Inside a dark steel mill in southern Australia, Mr Richard Cass watches with pride as the door of a blast furnace slowly grinds open and spits out a fresh slab of flaming steel.
Slowly, the steel rolls back and forth, cooling and elongating into a long plate that will be cut and sent around the world to help construct skyscrapers, railways and other infrastructure.
Mr Cass, 53, has worked for some 38 years at this steelworks, in the small town of Whyalla in South Australia. The plant is the lifeblood of the town: Mr Cass' father emigrated from Leeds to work there, and his brother and his niece are both also employees.
But the massive, Dickensian-looking plant has undergone a dramatic transformation in recent years. In 2016, it was set to shut after its heavily indebted owner went into voluntary administration amid falling global commodity prices and demand.
At the last moment, with the future of the plant and the town in doubt, it was bought by Indian-born British billionaire Sanjeev Gupta - the so-called "Man of Steel".
But Mr Gupta, the head of London-based global industrial group GFG Alliance, is adopting a radical new approach: He is pursuing a new "green steel" vision for the steelworks, which involves using recycled metals and powering the plant with renewable energy.
In this Australian state, which has become a world leader in producing renewable energy, the turnaround of the Whyalla steelworks is emblematic of a concerted push to shift from a coal-fired industrial past to a clean energy future.
Like many in Whyalla, Mr Cass described Mr Gupta as a "saviour".
"Without the steelworks, this town would not exist," he told The Sunday Times.
A A$170 million (S$169 million) plan to convert a disused mine pit into a pumped hydro energy facility is part of Mr Gupta's A$1 billion-plus plans that include construction of a vast renewable plant and the world's largest lithium-ion battery, as well as a new steel plant. The renewable plant will power the steelworks and sell the remaining power to the state's energy grid or other large users.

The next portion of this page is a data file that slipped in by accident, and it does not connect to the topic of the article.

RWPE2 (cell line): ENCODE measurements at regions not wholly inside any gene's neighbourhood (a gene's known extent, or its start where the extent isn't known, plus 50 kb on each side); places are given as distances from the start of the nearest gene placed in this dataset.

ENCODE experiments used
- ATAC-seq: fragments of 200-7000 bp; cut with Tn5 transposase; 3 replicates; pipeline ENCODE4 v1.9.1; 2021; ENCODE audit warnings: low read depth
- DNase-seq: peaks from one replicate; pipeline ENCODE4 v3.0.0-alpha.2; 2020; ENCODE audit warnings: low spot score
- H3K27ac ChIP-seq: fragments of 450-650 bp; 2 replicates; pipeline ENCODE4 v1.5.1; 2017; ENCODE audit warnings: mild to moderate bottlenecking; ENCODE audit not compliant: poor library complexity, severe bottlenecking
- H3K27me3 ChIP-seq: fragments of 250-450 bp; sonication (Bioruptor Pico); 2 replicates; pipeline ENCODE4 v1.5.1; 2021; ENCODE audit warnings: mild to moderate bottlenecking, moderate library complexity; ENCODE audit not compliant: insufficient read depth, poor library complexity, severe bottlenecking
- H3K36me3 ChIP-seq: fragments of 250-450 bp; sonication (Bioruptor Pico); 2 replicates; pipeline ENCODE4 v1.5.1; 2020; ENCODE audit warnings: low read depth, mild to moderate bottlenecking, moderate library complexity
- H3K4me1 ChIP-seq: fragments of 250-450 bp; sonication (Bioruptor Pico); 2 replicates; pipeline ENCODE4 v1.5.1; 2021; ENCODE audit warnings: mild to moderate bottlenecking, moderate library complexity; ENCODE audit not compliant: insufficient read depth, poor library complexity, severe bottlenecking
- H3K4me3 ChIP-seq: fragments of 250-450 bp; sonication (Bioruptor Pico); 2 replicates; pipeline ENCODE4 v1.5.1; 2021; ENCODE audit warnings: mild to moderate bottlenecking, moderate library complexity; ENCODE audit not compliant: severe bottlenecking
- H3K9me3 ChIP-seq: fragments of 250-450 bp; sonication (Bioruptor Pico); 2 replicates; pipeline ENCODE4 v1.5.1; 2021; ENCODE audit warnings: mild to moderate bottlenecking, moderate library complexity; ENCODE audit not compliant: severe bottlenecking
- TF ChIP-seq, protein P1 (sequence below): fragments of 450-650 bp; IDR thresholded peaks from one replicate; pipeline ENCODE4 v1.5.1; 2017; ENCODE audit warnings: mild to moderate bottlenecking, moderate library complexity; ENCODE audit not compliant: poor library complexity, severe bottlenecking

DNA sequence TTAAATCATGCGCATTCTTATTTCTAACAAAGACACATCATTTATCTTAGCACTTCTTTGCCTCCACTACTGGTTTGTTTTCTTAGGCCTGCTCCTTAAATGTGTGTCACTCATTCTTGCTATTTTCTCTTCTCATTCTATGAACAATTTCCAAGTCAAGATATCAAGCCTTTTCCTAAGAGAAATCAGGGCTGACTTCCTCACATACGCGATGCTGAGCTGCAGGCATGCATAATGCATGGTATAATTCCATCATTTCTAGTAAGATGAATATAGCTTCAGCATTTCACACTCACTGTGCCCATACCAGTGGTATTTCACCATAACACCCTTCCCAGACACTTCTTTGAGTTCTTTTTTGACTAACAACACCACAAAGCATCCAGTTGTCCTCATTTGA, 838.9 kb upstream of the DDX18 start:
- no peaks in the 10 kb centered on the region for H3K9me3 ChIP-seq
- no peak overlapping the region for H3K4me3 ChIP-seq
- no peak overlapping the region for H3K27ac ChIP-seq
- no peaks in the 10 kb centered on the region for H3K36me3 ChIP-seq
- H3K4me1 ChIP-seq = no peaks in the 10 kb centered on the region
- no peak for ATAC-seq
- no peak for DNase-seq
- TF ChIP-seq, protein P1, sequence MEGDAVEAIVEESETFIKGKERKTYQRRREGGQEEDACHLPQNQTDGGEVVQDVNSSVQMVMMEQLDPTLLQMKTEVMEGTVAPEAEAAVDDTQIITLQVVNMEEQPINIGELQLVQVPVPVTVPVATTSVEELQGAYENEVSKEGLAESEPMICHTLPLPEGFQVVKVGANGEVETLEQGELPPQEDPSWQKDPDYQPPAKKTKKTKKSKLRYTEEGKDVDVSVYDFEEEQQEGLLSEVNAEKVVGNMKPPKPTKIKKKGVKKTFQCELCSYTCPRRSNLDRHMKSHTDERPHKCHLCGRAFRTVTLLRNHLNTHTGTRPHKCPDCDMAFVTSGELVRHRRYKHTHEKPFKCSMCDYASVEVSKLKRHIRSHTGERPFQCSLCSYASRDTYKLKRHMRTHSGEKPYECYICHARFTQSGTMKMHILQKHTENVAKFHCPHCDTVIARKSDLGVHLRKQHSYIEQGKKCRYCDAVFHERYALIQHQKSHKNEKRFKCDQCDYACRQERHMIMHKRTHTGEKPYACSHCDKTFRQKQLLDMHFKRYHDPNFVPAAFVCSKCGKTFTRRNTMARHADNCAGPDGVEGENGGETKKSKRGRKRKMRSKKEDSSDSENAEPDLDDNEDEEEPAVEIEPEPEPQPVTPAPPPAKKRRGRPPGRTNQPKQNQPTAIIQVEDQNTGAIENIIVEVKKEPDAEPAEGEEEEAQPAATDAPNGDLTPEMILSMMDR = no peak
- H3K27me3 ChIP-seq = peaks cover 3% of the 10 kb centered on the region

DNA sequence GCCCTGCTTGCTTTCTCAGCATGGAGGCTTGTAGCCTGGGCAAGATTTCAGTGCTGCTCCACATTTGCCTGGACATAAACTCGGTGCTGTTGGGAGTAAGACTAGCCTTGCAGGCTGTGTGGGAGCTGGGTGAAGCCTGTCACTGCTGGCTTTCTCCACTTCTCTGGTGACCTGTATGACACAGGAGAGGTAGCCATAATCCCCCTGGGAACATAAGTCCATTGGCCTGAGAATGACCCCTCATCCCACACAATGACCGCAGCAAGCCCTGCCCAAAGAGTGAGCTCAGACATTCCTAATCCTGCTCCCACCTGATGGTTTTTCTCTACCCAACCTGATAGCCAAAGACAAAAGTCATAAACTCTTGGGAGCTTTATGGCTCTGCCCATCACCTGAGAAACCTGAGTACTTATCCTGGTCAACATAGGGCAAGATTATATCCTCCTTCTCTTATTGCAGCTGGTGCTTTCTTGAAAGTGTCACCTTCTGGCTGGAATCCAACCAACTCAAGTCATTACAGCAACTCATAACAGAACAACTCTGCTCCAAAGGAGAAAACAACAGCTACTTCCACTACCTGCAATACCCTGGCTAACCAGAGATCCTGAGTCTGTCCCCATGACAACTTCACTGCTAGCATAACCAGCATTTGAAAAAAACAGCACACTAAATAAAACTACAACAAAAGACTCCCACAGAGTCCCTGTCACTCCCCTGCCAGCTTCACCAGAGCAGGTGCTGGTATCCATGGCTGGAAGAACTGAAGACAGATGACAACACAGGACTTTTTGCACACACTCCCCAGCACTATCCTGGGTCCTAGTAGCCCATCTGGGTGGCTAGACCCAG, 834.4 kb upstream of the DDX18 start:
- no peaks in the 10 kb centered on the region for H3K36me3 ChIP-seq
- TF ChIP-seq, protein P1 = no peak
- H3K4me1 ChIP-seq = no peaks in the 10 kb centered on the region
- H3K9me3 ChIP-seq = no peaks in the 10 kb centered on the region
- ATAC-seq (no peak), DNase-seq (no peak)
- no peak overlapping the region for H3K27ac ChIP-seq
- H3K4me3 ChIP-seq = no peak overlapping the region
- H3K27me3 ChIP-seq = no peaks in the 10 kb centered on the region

Describing his vision to The Sunday Times, Mr Gupta said: "The model is: We will solve our own problems by reducing energy prices, but we will also supply power to other users to take advantage of the disruption we have taken (to local power production)."
WHAT MAKES WHYALLA APPEALING
Mr Gupta, a Cambridge-educated industrialist who was born into a family of Indian steel-mill owners, has interests spanning more than 30 countries but described Whyalla as "my spiritual home". He said South Australia - with its abundant sunlight and high energy prices - was ideally suited for large-scale investment in renewables.
In addition, he said, powering the steelworks with its own energy source will help to avoid the risks from a power blackout. Famously, South Australia suffered a state-wide blackout in 2016: If it had lasted another six hours, slurry could have solidified and damaged pipelines, effectively crippling the plant.